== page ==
A review of the ABS' approach to budgeting and forecasting was conducted, using an external consultant. The review found that, although the ABS approach to budgeting and forecasting is fundamentally sound, there are a number of areas that could be improved and streamlined. Implementation of the review's recommendations will strengthen the preparation of 'bottom up' budgets, to better inform senior management decisions and support the 'top down' approach the ABS takes to identifying work program priorities. The recommended changes are contributing to the ABS developing more robust, consistent and integrated financial systems and procedures.

The ABS introduced improvements to the ABS website in 2005–06, and then commissioned a consultant to assess the new ABS website (further information can be found in chapter 12 on quality and timeliness of statistics). The assessment found that the new ABS web site was significantly better than the old site. This will not only benefit users accessing ABS data and information, but should also reduce the cost to the ABS of supporting users through the National Information and Referral Service telephone enquiry service, and through other areas in the ABS.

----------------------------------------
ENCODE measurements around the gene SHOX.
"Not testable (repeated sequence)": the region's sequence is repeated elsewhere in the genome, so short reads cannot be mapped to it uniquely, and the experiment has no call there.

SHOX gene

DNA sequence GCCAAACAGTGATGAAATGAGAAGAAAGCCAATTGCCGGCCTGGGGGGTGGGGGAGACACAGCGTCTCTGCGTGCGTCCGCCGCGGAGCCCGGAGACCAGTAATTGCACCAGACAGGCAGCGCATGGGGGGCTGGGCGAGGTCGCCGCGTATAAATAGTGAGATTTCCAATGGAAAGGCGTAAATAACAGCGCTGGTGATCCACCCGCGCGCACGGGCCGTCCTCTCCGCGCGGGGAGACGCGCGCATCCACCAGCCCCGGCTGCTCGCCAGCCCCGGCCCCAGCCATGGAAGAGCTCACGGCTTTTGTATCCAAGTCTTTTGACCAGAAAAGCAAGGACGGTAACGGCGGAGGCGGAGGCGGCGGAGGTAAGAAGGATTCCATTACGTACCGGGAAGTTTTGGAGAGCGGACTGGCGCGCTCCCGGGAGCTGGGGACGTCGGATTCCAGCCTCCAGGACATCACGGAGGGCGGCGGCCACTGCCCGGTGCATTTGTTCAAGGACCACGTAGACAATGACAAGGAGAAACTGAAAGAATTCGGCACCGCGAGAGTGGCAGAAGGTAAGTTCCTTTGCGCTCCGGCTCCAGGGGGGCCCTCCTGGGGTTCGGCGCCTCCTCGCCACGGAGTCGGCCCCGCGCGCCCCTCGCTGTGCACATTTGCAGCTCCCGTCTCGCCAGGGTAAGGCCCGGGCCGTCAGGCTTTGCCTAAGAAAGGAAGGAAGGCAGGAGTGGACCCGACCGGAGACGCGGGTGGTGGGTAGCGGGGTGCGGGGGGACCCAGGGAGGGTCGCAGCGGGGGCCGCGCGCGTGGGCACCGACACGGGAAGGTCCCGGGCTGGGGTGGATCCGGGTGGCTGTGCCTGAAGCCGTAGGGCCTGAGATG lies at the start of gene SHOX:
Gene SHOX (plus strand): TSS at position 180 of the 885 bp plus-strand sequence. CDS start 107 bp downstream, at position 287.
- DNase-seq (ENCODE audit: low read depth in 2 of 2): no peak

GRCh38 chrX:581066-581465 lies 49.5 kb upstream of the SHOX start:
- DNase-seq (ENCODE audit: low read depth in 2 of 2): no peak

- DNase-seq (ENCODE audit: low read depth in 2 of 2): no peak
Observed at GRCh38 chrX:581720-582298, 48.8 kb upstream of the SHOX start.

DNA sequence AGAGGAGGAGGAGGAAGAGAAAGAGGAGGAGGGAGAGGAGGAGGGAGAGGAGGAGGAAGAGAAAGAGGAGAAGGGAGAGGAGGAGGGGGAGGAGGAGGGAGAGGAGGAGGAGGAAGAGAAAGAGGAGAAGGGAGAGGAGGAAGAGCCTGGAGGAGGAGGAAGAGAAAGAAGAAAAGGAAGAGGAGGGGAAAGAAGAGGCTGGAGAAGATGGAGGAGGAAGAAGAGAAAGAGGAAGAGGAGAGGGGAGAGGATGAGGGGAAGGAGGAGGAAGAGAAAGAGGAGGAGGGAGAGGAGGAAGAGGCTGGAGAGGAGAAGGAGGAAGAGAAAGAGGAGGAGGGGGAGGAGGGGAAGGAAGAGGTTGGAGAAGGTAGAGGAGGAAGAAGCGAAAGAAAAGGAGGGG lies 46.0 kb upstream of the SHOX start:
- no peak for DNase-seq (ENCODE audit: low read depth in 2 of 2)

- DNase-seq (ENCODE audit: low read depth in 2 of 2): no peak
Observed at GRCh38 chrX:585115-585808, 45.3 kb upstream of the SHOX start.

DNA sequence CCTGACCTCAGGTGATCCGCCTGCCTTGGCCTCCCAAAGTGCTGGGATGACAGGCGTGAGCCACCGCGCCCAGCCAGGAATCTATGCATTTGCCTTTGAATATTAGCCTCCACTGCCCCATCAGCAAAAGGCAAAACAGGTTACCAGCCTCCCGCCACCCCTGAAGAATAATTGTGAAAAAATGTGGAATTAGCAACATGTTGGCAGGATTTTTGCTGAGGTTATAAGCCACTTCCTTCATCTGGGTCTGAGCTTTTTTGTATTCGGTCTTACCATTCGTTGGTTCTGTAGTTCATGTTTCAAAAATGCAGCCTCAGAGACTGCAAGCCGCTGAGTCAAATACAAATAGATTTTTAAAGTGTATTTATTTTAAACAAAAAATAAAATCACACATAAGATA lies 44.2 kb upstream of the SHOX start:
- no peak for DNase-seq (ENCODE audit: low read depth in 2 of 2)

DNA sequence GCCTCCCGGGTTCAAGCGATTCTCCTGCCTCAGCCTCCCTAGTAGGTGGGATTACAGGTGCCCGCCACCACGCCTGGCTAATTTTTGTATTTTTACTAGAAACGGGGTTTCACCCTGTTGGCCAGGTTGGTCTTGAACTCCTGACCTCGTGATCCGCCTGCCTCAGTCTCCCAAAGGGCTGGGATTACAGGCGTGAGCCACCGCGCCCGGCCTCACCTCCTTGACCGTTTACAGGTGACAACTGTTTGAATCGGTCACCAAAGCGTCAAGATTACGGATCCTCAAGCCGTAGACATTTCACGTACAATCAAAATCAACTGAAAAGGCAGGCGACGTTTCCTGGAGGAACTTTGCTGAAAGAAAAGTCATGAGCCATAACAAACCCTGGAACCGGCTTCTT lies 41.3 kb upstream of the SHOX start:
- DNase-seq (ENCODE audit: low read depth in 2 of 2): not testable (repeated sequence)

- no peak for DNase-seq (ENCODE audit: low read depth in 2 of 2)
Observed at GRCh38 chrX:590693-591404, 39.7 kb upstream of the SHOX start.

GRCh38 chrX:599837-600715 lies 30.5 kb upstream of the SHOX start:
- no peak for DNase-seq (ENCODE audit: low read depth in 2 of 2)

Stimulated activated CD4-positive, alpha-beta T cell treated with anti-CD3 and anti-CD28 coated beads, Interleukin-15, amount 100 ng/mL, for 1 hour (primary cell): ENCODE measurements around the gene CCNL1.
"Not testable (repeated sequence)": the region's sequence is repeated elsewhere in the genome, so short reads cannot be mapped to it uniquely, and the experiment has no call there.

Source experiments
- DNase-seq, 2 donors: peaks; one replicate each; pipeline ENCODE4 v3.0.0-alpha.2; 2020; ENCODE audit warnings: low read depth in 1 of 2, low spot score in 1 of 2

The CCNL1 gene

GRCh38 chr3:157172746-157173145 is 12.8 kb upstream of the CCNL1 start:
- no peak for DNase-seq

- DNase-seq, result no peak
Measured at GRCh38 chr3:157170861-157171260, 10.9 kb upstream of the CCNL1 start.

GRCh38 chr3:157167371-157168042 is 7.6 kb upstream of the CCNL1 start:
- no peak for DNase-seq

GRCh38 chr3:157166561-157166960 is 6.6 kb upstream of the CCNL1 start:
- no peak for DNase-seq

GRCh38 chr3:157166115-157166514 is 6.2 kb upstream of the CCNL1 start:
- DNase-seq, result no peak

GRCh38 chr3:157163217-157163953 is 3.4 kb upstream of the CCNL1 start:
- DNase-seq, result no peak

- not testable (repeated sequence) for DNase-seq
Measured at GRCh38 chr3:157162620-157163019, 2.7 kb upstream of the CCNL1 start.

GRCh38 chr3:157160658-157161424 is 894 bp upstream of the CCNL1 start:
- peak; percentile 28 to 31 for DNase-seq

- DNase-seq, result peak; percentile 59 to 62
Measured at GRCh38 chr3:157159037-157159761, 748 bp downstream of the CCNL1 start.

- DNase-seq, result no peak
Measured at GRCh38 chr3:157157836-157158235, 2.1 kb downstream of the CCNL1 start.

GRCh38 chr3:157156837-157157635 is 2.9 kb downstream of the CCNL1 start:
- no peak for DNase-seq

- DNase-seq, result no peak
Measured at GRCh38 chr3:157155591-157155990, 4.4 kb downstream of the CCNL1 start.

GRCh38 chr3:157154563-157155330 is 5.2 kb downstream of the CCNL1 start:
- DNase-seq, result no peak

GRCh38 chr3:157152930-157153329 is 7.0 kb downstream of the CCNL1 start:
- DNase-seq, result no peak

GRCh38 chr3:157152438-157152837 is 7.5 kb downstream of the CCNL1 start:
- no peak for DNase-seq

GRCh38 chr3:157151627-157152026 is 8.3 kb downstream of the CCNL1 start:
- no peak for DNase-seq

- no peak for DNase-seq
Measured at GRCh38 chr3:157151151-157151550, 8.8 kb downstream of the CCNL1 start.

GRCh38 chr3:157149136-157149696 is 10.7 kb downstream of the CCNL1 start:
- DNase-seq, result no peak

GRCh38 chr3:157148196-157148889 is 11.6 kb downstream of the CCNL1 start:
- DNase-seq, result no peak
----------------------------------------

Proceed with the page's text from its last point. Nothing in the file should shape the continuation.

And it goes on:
The 2006 Census of Population and Housing offered the ABS an opportunity to be more effective by working in partnership with an organisation with special expertise in the area of online collection of data. Respondents have the ability to submit their 2006 Census form on-line, using the eCensus facility jointly developed by the ABS and IBM. The system has been under development since December 2004 with the final stages completed during 2005–06. Key features of this venture included the ability to accept the expected high numbers of Census returns on Census night, while maintaining the confidentiality and privacy of the information being provided.